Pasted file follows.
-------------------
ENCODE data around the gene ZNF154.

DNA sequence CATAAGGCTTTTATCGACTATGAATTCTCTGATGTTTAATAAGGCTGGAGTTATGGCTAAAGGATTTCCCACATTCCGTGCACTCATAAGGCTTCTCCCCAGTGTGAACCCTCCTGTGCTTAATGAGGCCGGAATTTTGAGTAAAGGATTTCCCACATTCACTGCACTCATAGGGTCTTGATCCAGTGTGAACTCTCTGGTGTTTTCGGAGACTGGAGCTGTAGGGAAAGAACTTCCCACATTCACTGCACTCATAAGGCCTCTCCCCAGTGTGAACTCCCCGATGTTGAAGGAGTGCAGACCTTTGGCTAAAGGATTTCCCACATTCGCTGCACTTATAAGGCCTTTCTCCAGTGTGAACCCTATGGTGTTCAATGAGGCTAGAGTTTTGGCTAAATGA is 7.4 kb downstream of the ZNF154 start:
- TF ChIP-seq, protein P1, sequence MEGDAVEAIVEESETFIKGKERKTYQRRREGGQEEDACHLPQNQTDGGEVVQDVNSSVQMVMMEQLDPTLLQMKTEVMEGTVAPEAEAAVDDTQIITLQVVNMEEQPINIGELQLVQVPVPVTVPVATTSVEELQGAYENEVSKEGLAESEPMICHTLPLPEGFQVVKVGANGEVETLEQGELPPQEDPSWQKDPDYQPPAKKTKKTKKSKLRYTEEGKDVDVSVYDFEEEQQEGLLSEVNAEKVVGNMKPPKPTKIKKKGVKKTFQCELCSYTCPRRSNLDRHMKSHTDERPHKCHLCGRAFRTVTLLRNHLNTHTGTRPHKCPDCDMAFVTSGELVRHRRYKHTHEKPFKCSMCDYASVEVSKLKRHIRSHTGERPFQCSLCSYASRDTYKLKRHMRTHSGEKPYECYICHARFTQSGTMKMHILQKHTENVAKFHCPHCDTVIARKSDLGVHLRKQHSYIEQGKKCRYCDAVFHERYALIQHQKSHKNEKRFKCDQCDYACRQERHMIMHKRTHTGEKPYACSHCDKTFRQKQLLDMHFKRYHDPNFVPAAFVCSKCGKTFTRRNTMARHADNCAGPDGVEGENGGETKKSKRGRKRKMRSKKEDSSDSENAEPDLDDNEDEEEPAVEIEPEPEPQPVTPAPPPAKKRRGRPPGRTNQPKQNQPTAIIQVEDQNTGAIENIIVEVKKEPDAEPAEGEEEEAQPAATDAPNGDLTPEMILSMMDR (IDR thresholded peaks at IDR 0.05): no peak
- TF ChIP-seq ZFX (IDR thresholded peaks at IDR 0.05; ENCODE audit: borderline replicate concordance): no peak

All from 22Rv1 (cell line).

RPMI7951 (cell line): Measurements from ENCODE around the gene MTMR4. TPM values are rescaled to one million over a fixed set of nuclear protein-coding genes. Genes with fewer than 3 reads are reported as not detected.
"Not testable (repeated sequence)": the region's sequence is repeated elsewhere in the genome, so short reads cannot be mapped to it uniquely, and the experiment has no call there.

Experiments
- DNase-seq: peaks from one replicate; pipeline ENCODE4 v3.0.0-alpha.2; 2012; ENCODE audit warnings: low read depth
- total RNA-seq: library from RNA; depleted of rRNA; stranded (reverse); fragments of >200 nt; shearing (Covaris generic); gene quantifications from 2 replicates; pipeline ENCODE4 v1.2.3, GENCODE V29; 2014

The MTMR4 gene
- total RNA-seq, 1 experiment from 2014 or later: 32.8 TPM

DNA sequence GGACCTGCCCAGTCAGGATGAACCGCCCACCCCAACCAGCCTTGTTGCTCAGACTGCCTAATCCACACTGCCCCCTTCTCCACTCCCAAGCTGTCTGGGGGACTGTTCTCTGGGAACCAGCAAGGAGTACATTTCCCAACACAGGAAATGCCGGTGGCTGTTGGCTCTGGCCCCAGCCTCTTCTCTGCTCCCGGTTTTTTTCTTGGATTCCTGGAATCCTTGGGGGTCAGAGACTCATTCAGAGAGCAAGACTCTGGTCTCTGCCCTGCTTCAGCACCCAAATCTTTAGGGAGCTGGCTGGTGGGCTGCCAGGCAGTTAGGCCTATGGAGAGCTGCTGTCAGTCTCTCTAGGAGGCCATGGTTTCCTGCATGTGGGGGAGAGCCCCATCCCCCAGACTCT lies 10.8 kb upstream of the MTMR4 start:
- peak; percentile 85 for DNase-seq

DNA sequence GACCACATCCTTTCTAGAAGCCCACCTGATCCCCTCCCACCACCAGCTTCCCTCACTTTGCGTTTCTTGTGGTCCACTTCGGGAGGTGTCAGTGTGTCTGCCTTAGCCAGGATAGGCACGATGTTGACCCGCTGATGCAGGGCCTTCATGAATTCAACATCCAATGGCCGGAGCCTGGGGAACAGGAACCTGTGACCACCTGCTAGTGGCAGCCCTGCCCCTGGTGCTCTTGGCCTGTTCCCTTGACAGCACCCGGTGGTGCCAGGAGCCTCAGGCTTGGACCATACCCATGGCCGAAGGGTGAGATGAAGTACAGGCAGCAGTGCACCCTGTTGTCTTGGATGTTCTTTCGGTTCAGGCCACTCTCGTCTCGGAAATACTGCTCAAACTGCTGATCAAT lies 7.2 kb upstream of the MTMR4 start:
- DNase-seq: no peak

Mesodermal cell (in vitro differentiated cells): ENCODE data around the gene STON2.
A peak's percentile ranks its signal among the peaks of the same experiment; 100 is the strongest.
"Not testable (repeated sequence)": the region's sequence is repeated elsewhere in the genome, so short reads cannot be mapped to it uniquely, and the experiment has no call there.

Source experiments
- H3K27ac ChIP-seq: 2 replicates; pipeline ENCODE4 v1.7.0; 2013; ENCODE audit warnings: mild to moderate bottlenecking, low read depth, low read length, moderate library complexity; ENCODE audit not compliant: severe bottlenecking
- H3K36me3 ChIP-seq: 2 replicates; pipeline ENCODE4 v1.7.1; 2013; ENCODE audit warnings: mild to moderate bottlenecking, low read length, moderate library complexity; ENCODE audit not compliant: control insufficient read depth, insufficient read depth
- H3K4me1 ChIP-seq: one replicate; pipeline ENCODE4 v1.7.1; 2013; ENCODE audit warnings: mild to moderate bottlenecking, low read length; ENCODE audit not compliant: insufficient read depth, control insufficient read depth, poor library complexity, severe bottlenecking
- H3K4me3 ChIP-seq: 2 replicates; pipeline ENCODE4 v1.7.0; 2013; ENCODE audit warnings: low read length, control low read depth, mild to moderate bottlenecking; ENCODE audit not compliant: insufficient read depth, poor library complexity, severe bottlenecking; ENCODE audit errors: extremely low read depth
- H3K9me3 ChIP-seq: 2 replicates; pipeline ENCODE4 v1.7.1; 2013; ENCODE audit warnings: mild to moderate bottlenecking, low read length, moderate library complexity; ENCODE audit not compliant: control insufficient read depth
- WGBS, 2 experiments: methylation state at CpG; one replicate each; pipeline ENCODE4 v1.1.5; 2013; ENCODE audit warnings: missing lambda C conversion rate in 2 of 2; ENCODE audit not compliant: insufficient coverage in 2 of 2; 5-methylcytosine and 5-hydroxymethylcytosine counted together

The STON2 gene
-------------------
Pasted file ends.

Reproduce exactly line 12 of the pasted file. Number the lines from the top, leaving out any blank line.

- total RNA-seq, 1 experiment from 2014 or later: 32.8 TPM